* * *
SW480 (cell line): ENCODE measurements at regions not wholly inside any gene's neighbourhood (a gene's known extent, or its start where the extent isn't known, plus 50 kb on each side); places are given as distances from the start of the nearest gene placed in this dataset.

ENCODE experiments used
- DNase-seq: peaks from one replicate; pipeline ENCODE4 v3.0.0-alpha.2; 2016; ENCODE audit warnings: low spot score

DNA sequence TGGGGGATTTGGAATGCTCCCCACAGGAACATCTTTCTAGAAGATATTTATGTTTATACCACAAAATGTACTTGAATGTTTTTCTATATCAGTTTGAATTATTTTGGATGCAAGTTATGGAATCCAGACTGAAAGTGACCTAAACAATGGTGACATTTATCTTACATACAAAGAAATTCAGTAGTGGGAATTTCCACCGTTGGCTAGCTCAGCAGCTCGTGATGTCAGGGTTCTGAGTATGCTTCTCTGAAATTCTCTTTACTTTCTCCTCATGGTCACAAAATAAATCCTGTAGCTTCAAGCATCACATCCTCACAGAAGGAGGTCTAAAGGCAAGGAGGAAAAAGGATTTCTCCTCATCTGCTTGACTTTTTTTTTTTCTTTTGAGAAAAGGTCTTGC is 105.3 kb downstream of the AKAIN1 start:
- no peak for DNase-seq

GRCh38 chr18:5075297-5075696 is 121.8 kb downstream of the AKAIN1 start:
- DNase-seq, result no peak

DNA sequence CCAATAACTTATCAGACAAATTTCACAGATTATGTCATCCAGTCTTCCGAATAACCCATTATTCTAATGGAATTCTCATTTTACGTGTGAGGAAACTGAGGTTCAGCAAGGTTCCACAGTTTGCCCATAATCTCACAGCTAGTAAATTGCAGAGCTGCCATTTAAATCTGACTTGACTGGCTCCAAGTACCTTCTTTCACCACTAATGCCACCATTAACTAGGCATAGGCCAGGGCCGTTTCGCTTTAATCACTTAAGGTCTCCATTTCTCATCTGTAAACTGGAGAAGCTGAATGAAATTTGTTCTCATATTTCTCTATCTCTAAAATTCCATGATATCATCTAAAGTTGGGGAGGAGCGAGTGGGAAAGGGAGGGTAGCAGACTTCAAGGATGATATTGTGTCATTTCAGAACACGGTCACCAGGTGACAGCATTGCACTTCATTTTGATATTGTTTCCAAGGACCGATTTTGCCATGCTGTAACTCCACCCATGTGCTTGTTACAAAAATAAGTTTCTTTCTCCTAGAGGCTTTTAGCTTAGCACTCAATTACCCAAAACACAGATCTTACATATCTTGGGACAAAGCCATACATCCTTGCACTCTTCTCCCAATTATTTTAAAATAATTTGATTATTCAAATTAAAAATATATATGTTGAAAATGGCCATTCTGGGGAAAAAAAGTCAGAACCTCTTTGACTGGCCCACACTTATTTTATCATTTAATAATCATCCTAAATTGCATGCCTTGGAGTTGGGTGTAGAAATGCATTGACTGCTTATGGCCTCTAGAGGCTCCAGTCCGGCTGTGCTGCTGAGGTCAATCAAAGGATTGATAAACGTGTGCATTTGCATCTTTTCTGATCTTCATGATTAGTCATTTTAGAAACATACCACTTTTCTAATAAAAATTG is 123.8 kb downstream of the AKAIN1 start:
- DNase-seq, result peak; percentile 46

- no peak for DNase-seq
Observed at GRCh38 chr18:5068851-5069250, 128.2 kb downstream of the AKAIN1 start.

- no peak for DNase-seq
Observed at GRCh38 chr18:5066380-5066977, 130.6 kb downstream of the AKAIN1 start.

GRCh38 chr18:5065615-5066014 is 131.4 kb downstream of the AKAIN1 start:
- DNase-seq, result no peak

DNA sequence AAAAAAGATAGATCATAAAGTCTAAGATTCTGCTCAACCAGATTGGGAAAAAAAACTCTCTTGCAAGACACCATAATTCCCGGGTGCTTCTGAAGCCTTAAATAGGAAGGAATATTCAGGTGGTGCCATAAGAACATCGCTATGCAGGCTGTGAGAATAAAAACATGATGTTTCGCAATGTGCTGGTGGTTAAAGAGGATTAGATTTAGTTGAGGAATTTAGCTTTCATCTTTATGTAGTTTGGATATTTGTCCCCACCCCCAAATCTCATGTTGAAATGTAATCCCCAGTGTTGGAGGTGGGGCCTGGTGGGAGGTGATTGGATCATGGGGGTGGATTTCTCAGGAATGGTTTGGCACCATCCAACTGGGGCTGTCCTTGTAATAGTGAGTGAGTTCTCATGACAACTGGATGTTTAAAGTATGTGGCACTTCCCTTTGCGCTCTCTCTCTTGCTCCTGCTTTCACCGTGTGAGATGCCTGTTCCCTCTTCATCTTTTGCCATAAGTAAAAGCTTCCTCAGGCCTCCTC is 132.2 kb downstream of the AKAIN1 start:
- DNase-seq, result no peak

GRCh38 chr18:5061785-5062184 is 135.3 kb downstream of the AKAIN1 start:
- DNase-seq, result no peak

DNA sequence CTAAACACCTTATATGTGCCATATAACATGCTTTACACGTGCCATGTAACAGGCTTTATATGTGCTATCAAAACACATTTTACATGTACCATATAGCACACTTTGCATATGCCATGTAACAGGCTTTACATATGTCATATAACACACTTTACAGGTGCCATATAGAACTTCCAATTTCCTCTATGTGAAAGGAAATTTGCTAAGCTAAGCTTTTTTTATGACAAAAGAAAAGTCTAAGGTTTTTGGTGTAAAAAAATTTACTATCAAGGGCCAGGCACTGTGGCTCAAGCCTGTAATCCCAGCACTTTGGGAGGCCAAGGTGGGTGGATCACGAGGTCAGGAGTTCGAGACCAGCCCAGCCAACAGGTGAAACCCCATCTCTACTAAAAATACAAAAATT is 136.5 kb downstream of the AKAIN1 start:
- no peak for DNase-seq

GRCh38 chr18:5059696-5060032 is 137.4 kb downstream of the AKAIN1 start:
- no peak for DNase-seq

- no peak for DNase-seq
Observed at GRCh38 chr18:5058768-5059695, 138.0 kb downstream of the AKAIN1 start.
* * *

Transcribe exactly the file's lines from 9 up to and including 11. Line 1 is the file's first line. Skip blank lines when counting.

- DNase-seq, result peak; percentile 46

- no peak for DNase-seq
Observed at GRCh38 chr18:5068851-5069250, 128.2 kb downstream of the AKAIN1 start.